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Dig In: Garden checklist for week of April 24

Storms bring some good news; great planting weather ahead

Rose-pink geranium blossom
Transplant geraniums for color all summer long.
(Photo: Kathy Morrison)

Those fast-moving storm systems that blew through Sacramento brought good news: April snow. That improved the Sierra snowpack and our overall water outlook.

“Recent rain and snow has brought some improvement to the Northern Sierra (8-Station Index), which is now 39.2 inches,” tweeted the National Weather Service’s Sacramento office on Saturday morning. “This is 83% of normal for this date in the water year.”

April showers also improved Sacramento’s own water totals. Since Oct. 1 (the start of our water year), Sacramento has received 16.39 inches; that’s 92% of average, 17.70 inches. At this point last year, our water year total was only 7.87 inches.

But overall, 2022 remains a very dry year. Sacramento’s rain total since Jan. 1 has been only 1.95 inches – most of that in March and April. Our April rain total so far (0.96 inches) is almost the same as our March total (0.94). Average for this same four-month period: 11.50 inches.

Several neighborhoods got an unwelcome surprise during these storms: Hail. Another reminder why late April and early May are traditionally tomato-planting time.

Speaking of which, this will be a wonderful week for spring gardening, says the weather service. Highs will be in the mid to upper 70s with overnight lows in the high 40s.

* Swing into action in the vegetable garden. Set out tomato, pepper and eggplant transplants.

* From seed, plant beans, beets, cantaloupes, carrots, corn, cucumbers, melons, pumpkins, radishes and squash.

* Plant onion sets.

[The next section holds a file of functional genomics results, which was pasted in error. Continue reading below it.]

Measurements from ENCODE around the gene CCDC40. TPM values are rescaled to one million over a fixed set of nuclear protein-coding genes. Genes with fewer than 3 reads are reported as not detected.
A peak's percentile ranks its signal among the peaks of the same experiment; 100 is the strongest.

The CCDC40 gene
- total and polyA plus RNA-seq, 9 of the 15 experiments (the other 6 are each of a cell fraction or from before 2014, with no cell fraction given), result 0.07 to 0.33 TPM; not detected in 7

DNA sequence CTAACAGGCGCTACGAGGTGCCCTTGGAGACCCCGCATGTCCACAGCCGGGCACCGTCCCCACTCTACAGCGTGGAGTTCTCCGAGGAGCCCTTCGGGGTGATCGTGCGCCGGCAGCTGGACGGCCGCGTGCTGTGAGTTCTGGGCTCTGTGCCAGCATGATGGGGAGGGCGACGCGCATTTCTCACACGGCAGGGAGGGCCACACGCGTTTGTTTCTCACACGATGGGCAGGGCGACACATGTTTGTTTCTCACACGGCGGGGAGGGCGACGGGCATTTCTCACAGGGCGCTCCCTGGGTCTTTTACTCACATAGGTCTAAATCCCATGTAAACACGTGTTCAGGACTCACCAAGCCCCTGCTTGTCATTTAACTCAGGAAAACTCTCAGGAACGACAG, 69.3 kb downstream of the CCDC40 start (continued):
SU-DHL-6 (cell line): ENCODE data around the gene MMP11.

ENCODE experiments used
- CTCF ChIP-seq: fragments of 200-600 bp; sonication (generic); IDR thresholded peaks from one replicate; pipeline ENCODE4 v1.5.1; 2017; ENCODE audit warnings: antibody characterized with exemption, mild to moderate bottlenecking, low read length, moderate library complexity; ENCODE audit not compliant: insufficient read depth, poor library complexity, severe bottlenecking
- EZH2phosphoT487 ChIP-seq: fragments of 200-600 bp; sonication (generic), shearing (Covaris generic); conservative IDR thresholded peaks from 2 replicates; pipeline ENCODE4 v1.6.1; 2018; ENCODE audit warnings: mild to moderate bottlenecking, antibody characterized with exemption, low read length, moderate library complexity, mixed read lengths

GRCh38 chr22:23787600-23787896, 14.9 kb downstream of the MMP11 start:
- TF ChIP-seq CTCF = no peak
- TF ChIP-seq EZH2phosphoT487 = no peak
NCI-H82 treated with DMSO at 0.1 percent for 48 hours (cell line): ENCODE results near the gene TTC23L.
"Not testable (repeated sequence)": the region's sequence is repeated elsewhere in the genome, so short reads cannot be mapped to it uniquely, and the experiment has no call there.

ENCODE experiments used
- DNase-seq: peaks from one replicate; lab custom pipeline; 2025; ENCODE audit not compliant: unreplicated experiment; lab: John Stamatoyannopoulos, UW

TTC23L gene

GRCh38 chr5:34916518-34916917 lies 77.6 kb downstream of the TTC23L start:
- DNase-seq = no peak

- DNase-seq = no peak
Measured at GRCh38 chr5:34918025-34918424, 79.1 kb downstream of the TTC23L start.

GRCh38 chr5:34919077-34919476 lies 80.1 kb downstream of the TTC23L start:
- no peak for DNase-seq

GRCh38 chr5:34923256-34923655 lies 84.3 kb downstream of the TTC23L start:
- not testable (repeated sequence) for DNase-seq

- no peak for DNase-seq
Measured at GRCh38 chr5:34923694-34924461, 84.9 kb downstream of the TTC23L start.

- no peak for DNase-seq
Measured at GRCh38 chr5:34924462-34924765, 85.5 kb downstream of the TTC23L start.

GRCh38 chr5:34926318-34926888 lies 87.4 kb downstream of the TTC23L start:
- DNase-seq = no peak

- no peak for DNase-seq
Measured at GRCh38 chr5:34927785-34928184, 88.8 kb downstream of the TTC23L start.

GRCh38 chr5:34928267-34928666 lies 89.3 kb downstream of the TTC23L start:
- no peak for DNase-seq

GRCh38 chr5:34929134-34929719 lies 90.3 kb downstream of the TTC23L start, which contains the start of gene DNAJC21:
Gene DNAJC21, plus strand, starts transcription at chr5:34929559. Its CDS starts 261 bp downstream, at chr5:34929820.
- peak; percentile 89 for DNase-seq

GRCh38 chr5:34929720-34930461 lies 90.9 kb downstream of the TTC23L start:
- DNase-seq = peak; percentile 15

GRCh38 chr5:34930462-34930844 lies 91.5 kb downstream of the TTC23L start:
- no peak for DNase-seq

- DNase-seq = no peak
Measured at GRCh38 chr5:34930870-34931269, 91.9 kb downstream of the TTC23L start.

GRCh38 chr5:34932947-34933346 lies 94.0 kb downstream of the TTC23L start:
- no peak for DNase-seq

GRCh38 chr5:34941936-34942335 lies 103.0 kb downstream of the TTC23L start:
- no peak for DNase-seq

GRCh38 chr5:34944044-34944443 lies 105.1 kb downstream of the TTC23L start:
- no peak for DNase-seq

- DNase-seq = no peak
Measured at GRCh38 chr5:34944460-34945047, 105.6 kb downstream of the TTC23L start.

* In the flower garden, plant seeds for asters, cosmos, celosia, marigolds, salvia, sunflowers and zinnias.

* Transplant petunias, zinnias, geraniums and other summer bloomers.

* Plant perennials and dahlia tubers for summer bloom.

* Late April is about the last chance to plant summer bulbs, such as gladiolus and tuberous begonias.

* Apply slow-release fertilizer to the lawn.

* Thoroughly clean debris from the bottom of outdoor ponds or fountains.

* Feed shrubs and trees with a slow-release fertilizer. Or mulch with a 1-inch layer of compost.

* Azaleas and camellias looking a little yellow? If leaves are turning yellow between the veins, give them a boost with chelated iron.

* Trim dead flowers but not leaves from spring-flowering bulbs such as daffodils and tulips. Those leaves gather energy to create next year's flowers. Also, give the bulbs a fertilizer boost after bloom.


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Garden Checklist for week of July 7

Take care of garden chores early in the morning, concentrating on watering. We’re still in survival mode until this heat wave breaks.

* Keep your vegetable garden watered, mulched and weeded. Water before 8 a.m. to conserve moisture.

* Prevent sunburn; provide temporary shade for tomatoes, peppers, eggplant, melons, squash and other crops with “sensitive” skin.

* Hold off on feeding plants until temperatures cool back down to “normal” range. That means daytime highs in the low to mid 90s.

* Don’t let tomatoes wilt or dry out completely. Give tomatoes a deep watering two to three times a week. Harvest vegetables promptly to encourage plants to produce more.

* Squash especially tends to grow rapidly in hot weather. Keep an eye on zucchini.

* Some weeds thrive in hot weather. Whack them before they go to seed.

* Pinch back chrysanthemums for bushy plants and more flowers in September.

* Harvest tomatoes, squash, peppers and eggplant. Prompt picking will help keep plants producing.

* Remove spent flowers from roses, daylilies and other bloomers as they finish flowering.

* Pinch off blooms from basil so the plant will grow more leaves.

* Cut back lavender after flowering to promote a second bloom.

* One good thing about hot days: Most lawns stop growing when temperatures top 95 degrees. Keep mower blades set on high.

* Once the weather cools down a little, it’s not too late to add a splash of color. Plant petunias, snapdragons, zinnias and marigolds.

* After the heat wave, plant corn, pumpkins, radishes, winter squash and sunflowers. Make sure the seeds stay hydrated.

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